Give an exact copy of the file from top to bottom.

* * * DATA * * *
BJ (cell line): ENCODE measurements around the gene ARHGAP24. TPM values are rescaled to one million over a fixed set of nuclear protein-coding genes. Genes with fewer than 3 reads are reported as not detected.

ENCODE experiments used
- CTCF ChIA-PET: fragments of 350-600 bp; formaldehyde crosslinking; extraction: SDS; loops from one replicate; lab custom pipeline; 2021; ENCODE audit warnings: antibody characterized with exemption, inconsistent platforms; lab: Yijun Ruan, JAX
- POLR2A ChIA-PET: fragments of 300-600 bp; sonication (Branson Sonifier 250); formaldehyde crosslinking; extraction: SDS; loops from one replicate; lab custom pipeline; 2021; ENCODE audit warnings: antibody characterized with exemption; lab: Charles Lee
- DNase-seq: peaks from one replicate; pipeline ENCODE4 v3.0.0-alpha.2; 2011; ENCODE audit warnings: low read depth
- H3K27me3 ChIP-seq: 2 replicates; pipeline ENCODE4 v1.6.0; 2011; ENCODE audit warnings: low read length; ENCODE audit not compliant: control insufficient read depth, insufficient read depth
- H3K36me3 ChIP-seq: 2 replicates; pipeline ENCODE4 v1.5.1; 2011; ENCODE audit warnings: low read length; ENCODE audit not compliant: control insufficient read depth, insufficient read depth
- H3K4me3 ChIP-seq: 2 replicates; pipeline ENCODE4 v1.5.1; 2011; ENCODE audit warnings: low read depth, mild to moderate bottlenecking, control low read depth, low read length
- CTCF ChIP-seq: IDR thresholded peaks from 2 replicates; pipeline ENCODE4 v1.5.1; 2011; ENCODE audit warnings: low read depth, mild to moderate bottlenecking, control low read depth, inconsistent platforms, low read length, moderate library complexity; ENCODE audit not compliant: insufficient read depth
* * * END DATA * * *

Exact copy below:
BJ (cell line): ENCODE measurements around the gene ARHGAP24. TPM values are rescaled to one million over a fixed set of nuclear protein-coding genes. Genes with fewer than 3 reads are reported as not detected.

ENCODE experiments used
- CTCF ChIA-PET: fragments of 350-600 bp; formaldehyde crosslinking; extraction: SDS; loops from one replicate; lab custom pipeline; 2021; ENCODE audit warnings: antibody characterized with exemption, inconsistent platforms; lab: Yijun Ruan, JAX
- POLR2A ChIA-PET: fragments of 300-600 bp; sonication (Branson Sonifier 250); formaldehyde crosslinking; extraction: SDS; loops from one replicate; lab custom pipeline; 2021; ENCODE audit warnings: antibody characterized with exemption; lab: Charles Lee
- DNase-seq: peaks from one replicate; pipeline ENCODE4 v3.0.0-alpha.2; 2011; ENCODE audit warnings: low read depth
- H3K27me3 ChIP-seq: 2 replicates; pipeline ENCODE4 v1.6.0; 2011; ENCODE audit warnings: low read length; ENCODE audit not compliant: control insufficient read depth, insufficient read depth
- H3K36me3 ChIP-seq: 2 replicates; pipeline ENCODE4 v1.5.1; 2011; ENCODE audit warnings: low read length; ENCODE audit not compliant: control insufficient read depth, insufficient read depth
- H3K4me3 ChIP-seq: 2 replicates; pipeline ENCODE4 v1.5.1; 2011; ENCODE audit warnings: low read depth, mild to moderate bottlenecking, control low read depth, low read length
- CTCF ChIP-seq: IDR thresholded peaks from 2 replicates; pipeline ENCODE4 v1.5.1; 2011; ENCODE audit warnings: low read depth, mild to moderate bottlenecking, control low read depth, inconsistent platforms, low read length, moderate library complexity; ENCODE audit not compliant: insufficient read depth